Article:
This article is part of the Essential Guide to Hip Pain Relief.
A common misconception about hip pain is that surgery is your only treatment option, but that's simply not the case.
Almost all providers will not perform surgery unless all other alternative treatment methods have proven to be ineffective in alleviating your hip pain.
Common causes of hip pain
The hip is essential to the fluid, everyday movement of your body.
The ball-and-socket joint in your hip is cushioned with cartilage to prevent friction between your bones. While this cartilage is durable, it's not immune to the wear-and-tear from everyday activities.
- Age. Just like the rest of your body, your hip joint can become damaged and worn down as you age. Years and years of the same movements and activities can cause damage and deterioration to your cartilage.
- Arthritis. Arthritis is one of the most common causes of pain in the hips, knees, and joints. The combination of inflammation from arthritis and the breakdown of cartilage can cause pain and stiffness in the hip joint.
- Fractures. Slips and falls are the leading cause of hip fractures in older adults, and these kinds of accidents are especially common during the winter season.
- Strains. Stress from overuse can be why your hip is in pain. Strained muscles, caused by strenuous activities, can also cause hip pain.
Is your pain actually hip pain?
Hip pain sometimes radiates from other areas of the body, and this makes it hard for some patients to self-detect the true source of all their pain.
Common symptoms of hip pains and hip injuries may also include feelings of discomfort in other parts of your body, including:
- Inside of the hip joint itself
- Outside of the hip joint
Hip pain can also be the result of an injury elsewhere on the body.
If you're experiencing hip related pain, talk with your provider to determine the cause of your discomfort or injury.
Treatment options for your hip pain
While surgery certainly is an option, it's not your only option...or even your first one. Common treatment options prior to discussing surgery include:
- Anti-inflammatory. This can include over-the-counter and prescription options. If inflammation is the leading cause of your hip pain, an anti-inflammatory will be your best treatment option.
- Injections. Injections are used to target a precise area where the pain is stemming from. An injection is often a good answer whether it works or not. If the numbing medication provides you with instant relief, your provider will know that the source of your pain is in the hip joint itself. If the injection does not provide you with relief, your provider will know that your hip joint may not be the issue and other alternative testing and treatment options will be needed.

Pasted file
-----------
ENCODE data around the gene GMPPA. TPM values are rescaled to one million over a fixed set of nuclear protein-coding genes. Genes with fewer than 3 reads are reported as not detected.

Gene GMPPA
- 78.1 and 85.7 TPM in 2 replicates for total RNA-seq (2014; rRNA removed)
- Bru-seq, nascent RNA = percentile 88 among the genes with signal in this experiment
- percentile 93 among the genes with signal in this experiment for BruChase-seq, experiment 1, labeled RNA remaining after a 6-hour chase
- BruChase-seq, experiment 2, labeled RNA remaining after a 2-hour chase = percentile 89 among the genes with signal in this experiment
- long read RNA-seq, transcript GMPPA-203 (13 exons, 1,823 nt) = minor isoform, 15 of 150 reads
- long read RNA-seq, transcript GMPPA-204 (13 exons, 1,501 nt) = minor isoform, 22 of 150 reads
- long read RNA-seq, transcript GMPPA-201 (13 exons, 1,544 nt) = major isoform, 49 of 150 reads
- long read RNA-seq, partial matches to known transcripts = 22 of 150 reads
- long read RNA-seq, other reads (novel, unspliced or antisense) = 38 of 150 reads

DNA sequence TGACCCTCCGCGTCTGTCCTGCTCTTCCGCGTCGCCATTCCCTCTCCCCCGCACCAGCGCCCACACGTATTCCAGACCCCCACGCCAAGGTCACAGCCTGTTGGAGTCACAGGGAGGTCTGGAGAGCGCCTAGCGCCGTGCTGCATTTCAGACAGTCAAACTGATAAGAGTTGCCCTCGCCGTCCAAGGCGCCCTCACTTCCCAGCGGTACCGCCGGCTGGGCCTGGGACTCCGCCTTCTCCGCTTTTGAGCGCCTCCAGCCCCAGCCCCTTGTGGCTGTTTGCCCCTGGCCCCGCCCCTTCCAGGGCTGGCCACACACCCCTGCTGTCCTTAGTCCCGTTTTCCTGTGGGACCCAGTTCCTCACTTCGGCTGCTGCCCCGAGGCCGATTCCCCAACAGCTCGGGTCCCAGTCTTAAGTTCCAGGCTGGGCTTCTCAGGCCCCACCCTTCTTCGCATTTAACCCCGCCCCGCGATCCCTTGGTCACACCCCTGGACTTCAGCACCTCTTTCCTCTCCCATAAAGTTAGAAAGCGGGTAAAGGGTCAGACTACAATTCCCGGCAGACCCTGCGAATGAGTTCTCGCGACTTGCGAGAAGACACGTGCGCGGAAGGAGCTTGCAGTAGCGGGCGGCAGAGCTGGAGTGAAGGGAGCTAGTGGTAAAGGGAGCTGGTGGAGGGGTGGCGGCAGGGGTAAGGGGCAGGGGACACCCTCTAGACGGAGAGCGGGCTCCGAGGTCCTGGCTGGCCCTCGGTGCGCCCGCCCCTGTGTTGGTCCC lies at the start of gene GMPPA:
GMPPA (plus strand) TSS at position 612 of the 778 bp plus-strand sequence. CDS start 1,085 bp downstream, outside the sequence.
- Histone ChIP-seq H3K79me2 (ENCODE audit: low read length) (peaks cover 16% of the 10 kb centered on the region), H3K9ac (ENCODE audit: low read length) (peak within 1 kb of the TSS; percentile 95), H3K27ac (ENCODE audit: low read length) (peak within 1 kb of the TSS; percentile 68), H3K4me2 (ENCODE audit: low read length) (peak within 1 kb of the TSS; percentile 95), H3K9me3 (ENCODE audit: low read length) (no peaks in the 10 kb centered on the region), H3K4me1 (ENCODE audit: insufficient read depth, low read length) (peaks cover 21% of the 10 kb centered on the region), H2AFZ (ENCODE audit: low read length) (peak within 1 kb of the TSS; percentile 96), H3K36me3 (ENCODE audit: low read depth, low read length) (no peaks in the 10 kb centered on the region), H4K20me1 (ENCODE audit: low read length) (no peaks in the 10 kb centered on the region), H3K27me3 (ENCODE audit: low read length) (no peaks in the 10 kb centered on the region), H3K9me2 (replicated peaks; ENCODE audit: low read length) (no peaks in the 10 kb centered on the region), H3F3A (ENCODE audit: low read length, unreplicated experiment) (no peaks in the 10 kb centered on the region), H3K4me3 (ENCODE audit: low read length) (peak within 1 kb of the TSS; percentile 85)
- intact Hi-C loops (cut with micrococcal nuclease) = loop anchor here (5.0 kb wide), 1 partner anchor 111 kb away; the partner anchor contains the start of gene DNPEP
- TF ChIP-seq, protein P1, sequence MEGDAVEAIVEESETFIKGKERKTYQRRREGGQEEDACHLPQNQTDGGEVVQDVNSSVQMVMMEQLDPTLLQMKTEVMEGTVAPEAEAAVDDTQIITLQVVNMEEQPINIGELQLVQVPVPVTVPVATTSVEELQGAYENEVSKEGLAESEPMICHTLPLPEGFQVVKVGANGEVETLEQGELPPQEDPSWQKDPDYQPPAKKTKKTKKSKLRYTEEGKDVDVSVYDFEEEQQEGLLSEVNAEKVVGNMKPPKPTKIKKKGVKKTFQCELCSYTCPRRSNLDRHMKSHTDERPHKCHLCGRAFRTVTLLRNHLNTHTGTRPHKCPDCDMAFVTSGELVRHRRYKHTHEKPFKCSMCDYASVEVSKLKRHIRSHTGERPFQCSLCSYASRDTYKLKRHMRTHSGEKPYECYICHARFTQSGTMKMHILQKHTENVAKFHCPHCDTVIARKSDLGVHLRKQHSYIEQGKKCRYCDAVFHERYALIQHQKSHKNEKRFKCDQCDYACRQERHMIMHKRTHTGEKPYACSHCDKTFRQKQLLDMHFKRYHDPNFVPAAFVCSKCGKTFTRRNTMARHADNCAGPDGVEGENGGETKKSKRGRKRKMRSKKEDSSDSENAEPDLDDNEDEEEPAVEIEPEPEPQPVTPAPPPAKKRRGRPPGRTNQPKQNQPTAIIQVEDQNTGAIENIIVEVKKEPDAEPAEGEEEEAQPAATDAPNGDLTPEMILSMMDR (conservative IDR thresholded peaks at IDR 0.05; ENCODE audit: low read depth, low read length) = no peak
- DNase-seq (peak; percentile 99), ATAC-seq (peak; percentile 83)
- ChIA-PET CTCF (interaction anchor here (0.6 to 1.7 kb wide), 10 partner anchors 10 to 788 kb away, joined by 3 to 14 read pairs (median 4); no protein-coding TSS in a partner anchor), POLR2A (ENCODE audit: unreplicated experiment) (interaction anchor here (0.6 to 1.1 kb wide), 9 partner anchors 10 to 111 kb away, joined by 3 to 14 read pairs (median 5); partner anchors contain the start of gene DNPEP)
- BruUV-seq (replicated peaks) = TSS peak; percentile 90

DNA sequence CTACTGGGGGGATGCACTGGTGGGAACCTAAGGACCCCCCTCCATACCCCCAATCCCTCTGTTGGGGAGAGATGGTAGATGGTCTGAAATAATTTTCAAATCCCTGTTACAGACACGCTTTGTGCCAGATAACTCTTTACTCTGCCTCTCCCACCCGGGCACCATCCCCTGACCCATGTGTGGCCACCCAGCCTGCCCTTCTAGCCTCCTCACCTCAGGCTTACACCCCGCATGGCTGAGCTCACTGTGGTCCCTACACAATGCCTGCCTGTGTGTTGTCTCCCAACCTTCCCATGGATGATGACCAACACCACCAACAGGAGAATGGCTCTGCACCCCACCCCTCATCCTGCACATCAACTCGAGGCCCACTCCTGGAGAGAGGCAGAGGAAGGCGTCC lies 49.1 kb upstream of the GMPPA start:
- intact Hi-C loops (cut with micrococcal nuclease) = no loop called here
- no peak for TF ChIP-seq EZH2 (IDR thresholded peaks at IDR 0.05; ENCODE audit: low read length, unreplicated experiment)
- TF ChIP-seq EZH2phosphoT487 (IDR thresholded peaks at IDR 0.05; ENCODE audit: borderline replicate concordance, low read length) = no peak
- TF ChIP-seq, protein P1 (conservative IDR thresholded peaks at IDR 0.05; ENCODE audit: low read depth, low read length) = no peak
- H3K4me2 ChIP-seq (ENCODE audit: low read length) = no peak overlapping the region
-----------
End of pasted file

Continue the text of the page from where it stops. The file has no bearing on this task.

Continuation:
- Physical therapy. Physical therapy can help you overcome your hip pain through stretching, strengthening, and range of motion. Your physical therapist will design a treatment plan customized to you based on your level of pain, stiffness, and low range of motion. Together, you will work through your pain and ultimately get your hip back to normal.
- Lifestyle modifications. Making small changes in your daily routine can have a powerful impact on your hip pain.
- Being overweight can apply more pressure to your hip joints, making the wear-and-tear all the more damaging. Exercise and mindful eating can help you lose weight and lessen the pressure applied to your irritated hip.
- The way you walk can also affect your hip pain. Those who have an unusual or altered gait when they walk can experience hip pain from the imbalanced pressure applied to one hip over the other. Working with a physical therapist, and then on your own, can help you to be more mindful of the way you walk and how it impacts your hip.
- Modify your exercise routine. If you are an active individual that experiences hip pain, try changing your workouts to be lower impact. The reduced stress on your joints can make all the difference in your level of pain.
Surgical treatment options
A hip arthroscopic surgery requires small incision points and can treat hip pain and issues while avoiding large incisions that require extensive recovery time.
If your hip joint is too severely damaged or worn down, and all other alternative treatments were ineffective, your provider will let you know it's time to consider a hip replacement.
While a total replacement is more invasive and requires more rehabilitation and recovery than an arthroscopic surgery, sometimes it's just what you need to find pain relief.
Meet our orthopedic doctors
Considering a hip replacement
If you are experiencing pain in your hip from arthritis, injury, or trauma, it may be time for you to look into your recovery options. It's important that you never delay your care in fear that surgery is your only option. At Logansport Memorial Hospital, our team of orthopedic surgeons work with you to explore all treatment avenues before recommending any surgery at all -- especially a total joint replacement.
If you would like to explore your treatment options, or talk to our surgeons about having a hip replacement, call our orthopedics office at (574) 722-2663 and visit our website for additional orthopedic resources.